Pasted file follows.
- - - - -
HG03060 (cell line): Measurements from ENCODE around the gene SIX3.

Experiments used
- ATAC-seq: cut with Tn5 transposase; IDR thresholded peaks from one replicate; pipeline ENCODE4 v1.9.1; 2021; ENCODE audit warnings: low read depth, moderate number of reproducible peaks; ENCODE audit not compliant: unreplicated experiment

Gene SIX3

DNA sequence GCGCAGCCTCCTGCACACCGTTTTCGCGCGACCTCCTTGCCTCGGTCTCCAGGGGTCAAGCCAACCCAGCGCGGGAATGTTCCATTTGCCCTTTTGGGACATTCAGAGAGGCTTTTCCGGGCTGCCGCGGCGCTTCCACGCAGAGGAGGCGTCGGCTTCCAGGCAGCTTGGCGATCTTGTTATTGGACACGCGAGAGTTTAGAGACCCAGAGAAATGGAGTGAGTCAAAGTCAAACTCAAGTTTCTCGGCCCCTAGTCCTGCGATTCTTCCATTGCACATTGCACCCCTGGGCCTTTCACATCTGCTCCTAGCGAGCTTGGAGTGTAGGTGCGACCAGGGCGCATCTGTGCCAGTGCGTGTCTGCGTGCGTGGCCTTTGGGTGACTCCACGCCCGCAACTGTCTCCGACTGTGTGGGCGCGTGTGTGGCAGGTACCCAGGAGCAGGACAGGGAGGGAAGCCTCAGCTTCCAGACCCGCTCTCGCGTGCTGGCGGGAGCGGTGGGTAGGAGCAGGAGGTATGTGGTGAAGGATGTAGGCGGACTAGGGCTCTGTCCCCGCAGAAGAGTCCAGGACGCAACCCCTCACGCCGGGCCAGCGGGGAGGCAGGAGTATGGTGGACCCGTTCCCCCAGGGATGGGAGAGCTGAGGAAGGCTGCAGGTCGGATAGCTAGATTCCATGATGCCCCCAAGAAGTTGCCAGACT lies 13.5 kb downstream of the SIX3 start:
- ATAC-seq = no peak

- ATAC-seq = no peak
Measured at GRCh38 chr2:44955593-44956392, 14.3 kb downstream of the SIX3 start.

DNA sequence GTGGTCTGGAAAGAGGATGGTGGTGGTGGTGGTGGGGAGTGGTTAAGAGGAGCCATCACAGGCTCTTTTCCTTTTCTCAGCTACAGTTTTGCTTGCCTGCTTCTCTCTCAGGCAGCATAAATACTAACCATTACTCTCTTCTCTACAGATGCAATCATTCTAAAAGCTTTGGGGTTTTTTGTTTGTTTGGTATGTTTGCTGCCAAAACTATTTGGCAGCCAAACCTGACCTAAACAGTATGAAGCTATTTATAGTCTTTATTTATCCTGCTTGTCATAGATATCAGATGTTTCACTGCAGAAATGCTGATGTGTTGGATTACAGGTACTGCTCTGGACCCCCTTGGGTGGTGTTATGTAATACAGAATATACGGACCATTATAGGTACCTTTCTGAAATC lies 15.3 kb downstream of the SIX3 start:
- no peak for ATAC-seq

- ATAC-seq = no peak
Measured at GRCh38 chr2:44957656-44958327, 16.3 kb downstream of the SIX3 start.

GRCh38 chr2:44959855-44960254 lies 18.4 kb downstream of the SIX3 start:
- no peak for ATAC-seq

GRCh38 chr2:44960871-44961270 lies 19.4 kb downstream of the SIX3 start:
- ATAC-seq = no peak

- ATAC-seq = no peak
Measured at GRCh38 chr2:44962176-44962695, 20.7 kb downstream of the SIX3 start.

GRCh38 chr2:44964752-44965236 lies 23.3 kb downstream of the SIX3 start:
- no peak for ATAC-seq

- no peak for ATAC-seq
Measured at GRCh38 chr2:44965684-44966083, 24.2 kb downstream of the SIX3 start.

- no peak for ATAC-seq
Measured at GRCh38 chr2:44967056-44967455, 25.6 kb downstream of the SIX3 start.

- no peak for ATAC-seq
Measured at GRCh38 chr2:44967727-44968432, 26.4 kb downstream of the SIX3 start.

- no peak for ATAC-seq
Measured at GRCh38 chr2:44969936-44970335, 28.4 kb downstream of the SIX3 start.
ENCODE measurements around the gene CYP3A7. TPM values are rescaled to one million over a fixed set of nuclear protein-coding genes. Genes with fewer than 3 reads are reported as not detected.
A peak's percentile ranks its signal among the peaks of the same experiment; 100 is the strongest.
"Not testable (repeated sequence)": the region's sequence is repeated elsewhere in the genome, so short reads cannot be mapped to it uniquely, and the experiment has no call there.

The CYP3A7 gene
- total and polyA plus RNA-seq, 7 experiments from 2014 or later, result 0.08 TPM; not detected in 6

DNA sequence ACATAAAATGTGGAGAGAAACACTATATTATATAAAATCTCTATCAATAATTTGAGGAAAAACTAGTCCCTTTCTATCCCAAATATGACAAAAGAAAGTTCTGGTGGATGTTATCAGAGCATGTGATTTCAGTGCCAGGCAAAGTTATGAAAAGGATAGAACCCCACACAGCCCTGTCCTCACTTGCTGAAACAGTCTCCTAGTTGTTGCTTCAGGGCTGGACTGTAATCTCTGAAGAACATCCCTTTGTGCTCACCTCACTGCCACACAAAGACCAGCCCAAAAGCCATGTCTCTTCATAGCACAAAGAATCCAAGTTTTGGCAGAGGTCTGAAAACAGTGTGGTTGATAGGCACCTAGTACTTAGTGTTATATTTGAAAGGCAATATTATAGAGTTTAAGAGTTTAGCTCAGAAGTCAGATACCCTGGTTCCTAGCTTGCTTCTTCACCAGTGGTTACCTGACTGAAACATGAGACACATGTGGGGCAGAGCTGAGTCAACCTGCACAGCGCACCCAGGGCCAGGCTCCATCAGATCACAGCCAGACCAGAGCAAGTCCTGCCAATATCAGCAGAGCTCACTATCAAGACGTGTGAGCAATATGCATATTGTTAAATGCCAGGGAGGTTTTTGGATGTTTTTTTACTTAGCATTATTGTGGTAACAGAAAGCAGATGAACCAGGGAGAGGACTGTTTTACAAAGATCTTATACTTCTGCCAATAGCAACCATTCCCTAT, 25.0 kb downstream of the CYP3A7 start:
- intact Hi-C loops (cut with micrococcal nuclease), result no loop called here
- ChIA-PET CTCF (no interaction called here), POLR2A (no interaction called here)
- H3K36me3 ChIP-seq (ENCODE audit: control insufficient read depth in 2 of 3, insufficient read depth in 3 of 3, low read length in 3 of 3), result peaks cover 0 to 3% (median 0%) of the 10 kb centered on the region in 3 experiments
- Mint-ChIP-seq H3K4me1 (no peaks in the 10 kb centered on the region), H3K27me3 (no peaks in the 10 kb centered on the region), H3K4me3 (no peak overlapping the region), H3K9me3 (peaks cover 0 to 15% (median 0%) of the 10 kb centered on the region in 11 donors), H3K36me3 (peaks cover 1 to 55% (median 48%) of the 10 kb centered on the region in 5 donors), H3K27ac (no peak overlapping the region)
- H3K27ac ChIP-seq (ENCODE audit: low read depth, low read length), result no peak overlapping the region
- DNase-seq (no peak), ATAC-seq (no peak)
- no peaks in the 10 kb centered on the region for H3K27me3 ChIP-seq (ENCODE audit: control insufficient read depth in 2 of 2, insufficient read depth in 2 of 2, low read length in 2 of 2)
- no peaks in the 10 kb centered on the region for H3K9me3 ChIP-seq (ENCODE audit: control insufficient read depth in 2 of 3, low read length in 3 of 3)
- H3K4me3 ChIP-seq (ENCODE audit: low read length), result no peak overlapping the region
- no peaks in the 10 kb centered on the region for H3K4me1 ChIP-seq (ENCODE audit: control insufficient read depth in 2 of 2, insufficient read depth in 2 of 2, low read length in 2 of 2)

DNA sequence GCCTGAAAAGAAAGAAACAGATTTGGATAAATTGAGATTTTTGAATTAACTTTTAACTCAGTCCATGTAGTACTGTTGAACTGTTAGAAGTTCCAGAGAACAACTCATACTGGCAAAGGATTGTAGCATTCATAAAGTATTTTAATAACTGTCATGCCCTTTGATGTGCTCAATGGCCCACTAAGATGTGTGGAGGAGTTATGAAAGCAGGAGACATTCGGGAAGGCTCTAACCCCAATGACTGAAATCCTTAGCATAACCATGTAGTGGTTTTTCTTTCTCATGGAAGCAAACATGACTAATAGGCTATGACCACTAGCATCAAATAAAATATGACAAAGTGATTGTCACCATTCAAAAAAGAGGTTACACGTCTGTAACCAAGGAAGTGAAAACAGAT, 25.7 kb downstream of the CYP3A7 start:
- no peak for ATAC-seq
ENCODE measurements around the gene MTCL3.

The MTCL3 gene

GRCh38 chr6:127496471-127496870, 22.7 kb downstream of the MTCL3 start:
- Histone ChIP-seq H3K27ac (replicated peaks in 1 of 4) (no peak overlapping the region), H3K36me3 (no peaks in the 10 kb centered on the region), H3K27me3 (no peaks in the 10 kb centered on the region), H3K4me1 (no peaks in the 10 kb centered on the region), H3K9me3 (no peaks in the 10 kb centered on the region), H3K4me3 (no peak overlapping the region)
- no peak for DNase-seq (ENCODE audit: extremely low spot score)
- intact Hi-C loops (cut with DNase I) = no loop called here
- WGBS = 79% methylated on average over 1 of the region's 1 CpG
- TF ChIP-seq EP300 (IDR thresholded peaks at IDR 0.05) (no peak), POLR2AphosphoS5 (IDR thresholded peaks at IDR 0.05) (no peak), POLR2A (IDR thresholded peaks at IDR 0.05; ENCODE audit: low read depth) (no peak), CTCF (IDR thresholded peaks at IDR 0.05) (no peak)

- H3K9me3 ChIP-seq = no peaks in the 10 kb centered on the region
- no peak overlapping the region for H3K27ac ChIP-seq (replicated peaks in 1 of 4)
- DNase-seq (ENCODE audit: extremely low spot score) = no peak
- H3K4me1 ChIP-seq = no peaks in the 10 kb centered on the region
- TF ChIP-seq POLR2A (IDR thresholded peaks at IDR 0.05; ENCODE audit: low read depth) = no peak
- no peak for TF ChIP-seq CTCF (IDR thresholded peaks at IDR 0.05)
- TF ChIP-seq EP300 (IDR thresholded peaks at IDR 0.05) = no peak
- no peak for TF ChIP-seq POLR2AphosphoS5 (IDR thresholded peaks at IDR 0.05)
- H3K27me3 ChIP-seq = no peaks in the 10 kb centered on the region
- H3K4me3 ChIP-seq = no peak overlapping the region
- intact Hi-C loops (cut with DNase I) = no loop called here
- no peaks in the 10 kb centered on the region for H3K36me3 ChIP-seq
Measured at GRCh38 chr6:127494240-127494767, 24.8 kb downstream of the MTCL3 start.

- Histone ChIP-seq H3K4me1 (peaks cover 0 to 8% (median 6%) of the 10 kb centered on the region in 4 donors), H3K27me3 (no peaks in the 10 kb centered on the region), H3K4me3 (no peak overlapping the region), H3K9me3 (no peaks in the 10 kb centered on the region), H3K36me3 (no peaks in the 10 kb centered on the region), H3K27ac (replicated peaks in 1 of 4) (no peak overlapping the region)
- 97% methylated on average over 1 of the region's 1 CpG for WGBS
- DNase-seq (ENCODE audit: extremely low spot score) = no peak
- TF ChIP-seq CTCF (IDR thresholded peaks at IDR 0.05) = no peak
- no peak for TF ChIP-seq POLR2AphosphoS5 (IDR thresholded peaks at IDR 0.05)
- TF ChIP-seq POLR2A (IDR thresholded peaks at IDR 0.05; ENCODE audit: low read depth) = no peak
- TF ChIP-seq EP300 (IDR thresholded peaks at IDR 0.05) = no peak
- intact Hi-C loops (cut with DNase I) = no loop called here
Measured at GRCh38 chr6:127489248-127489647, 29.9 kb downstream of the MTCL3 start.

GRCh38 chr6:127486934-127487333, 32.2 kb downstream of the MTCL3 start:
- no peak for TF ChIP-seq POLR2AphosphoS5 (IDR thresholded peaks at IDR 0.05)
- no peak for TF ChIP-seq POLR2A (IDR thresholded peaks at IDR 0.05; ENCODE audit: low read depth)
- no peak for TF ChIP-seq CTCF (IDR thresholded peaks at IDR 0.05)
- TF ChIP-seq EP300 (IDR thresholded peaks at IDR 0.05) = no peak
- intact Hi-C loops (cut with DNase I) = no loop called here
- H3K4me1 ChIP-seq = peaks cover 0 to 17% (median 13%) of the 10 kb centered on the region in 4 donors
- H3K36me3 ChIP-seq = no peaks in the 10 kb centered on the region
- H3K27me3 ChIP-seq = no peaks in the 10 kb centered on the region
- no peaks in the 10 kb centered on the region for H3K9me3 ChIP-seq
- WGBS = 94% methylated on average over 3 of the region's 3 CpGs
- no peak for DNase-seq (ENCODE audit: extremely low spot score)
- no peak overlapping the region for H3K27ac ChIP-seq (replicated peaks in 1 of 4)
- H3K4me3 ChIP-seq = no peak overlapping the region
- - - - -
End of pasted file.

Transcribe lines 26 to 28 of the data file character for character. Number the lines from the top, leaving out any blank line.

Measured at GRCh38 chr2:44967727-44968432, 26.4 kb downstream of the SIX3 start.

- no peak for ATAC-seq
Measured at GRCh38 chr2:44969936-44970335, 28.4 kb downstream of the SIX3 start.